Home » Tax Planning for Families with Special Needs Children

Tax Planning for Families with Special Needs Children

Tax Planning for Families with Special Needs Children featured

Being a parent is already difficult, and when you add the responsibility of taking care of a special needs child, it can become overwhelming. Families with special needs children face unique challenges, including the extra costs of care and the need to ensure their child’s financial security for the future. Understanding tax planning for families with special needs children can relieve some of those challenges.

Understanding Tax Credits and Deductions

special needs child

Parents of special needs children often face financial challenges associated with their child’s care. However, there are tax credits and deductions available that may help to reduce the financial strain. The Child Tax Credit is a tax credit for parents that have dependent children. It allows parents to claim up to $2,000 per child as a credit when they file their taxes. The Earned Income Tax Credit is also worth considering. It’s a credit that provides a tax reduction or a cash refund to lower-income families.

Medical expenses associated with your special needs child’s care may be deductible as an itemized deduction. It’s important to keep detailed and accurate records of medical expenses, including receipts, invoices, and any other documentation to support your claim. However, to qualify for this deduction, your total deductible medical expenses must exceed 7.5% of your adjusted gross income.

Creating a Special Needs Trust

Child Tax Credit

Raising a child with special needs requires a different type of planning for their future when compared to typical children. Families with special needs children must plan for their long-term financial security. A Special Needs Trust is a type of trust designed to provide financial support to individuals with disabilities without affecting their eligibility for critical government benefits such as Medicaid, SSI, and SSDI. Setting up a Special Needs Trust involves complex legal and financial procedures, alongside selecting the right trustee to administer the trust.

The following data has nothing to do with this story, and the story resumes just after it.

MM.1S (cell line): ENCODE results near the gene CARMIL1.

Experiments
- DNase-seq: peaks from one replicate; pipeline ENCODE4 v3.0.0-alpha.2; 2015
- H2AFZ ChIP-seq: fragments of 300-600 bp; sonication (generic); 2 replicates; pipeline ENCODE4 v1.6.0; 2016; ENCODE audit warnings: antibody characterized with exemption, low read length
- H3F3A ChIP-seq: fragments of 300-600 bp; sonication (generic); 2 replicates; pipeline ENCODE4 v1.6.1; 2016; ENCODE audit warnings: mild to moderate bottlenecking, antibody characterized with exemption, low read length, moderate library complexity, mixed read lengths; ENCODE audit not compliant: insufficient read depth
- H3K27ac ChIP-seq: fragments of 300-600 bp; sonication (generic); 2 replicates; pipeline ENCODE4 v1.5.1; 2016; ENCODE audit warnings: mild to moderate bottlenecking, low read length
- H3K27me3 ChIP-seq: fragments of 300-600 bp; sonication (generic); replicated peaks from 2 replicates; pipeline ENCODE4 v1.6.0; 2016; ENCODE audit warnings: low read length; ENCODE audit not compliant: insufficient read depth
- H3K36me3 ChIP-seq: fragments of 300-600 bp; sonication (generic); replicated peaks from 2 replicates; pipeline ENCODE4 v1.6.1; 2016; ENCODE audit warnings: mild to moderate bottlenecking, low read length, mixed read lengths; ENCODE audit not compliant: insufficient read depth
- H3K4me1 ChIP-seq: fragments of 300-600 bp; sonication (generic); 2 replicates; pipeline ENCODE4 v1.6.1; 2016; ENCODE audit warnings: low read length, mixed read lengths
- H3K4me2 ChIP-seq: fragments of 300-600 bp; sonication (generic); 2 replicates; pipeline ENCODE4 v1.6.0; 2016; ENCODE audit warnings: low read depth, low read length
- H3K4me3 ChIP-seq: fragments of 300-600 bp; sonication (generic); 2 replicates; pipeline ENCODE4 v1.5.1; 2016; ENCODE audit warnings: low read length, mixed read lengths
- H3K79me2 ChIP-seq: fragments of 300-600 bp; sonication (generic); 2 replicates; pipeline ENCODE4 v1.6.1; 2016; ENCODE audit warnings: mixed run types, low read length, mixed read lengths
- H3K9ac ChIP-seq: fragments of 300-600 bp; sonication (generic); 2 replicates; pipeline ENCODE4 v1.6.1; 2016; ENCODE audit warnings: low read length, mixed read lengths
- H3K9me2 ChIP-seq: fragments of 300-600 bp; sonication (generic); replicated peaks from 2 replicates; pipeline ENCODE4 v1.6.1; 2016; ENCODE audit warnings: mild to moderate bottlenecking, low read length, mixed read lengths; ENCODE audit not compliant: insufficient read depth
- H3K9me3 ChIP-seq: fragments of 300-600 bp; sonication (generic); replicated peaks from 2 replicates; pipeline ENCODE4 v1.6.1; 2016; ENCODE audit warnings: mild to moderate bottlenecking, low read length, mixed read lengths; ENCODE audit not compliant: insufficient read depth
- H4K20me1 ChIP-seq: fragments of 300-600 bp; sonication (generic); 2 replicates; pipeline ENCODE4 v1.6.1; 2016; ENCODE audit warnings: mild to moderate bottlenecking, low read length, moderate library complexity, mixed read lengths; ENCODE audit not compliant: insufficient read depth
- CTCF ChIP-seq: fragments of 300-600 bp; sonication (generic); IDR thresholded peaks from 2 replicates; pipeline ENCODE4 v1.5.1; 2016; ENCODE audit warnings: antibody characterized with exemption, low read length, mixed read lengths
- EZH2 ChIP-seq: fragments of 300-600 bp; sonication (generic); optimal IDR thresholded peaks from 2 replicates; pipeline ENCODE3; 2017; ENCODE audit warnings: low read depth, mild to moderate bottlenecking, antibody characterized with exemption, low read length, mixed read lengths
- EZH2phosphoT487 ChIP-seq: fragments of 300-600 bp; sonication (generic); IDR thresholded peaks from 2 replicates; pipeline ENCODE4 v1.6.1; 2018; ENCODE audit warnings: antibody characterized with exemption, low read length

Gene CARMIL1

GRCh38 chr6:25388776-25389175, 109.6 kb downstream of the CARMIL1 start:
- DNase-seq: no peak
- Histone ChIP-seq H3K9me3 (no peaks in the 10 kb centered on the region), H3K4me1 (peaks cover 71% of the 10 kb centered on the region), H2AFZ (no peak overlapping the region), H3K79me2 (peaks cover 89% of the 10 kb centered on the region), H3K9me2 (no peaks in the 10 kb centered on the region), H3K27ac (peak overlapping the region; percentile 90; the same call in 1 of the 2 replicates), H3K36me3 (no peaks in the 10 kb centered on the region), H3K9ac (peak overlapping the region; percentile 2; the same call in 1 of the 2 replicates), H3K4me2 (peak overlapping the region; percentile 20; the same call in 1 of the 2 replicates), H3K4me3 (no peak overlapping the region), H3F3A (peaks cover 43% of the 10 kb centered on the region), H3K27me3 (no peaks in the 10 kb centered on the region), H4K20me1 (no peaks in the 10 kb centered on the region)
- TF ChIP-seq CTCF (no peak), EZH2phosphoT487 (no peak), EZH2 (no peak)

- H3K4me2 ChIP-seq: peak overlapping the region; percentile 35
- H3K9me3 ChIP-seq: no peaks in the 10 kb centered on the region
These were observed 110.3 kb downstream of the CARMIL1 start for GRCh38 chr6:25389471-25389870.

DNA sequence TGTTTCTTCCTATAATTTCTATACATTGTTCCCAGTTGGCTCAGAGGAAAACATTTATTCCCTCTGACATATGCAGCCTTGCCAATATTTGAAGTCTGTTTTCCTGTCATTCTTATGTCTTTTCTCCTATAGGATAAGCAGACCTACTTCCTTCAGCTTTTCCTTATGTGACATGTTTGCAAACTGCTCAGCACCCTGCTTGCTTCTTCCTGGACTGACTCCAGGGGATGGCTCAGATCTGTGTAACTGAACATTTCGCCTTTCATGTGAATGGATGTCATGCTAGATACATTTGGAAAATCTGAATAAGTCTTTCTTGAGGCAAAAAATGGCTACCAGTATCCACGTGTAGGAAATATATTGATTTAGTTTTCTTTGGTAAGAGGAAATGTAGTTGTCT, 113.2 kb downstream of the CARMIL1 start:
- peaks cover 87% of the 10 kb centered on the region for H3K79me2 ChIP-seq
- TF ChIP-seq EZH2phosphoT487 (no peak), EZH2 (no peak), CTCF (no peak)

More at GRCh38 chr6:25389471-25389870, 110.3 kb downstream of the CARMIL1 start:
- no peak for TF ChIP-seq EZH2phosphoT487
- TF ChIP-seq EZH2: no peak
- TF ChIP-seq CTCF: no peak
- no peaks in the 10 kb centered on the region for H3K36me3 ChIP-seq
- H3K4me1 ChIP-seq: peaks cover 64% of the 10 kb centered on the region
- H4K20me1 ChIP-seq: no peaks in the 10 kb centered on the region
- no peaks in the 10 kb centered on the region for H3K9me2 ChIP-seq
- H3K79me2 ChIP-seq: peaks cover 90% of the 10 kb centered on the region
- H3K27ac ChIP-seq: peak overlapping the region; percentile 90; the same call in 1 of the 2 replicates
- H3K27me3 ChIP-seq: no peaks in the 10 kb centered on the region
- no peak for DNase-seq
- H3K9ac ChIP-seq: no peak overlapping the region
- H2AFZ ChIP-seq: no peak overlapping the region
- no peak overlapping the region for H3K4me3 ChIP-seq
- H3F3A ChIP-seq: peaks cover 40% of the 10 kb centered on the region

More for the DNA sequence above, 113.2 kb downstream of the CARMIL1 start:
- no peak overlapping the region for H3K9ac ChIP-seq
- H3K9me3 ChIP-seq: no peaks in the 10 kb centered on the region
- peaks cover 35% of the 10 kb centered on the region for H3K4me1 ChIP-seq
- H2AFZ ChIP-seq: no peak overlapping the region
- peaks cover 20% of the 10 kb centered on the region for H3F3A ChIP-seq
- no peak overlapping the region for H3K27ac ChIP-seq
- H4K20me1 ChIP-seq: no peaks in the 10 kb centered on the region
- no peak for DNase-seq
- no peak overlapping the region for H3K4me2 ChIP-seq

Contributing to a 529 ABLE Account

medical expenses deduction

529 ABLE accounts are federal tax-exempt savings programs that help individuals with disabilities and their families save and pay for qualified disability expenses. Similar to a college savings account, earnings grow tax-free, and qualified withdrawals are tax-exempt. 529 ABLE contributions are not deductible on your federal taxes, but the contributions grow tax-free. Individuals with disabilities must have been disabled before age 26, and the contribution limit varies by state. Families must use funds from the account for qualified disability expenses, including housing, transportation, employment training, and education, among other allowable expenses.

Understanding the Medical Expense Deduction

Special Needs Trust

For families with special needs children, medical expenses quickly add up, and once they exceed 7.5% of your adjusted gross income, they are deductible as an itemized deduction. Medical expenses include doctor’s visits, medication, health insurance premiums paid by the insured, and other qualified expenses such as transportation and lodging, among others. Families with special needs children can also explore what home modifications qualify for the medical expense deduction, which can be vital in ensuring the safety of your child with special needs.

Utilizing the Caregiver Tax Credit

529 ABLE Account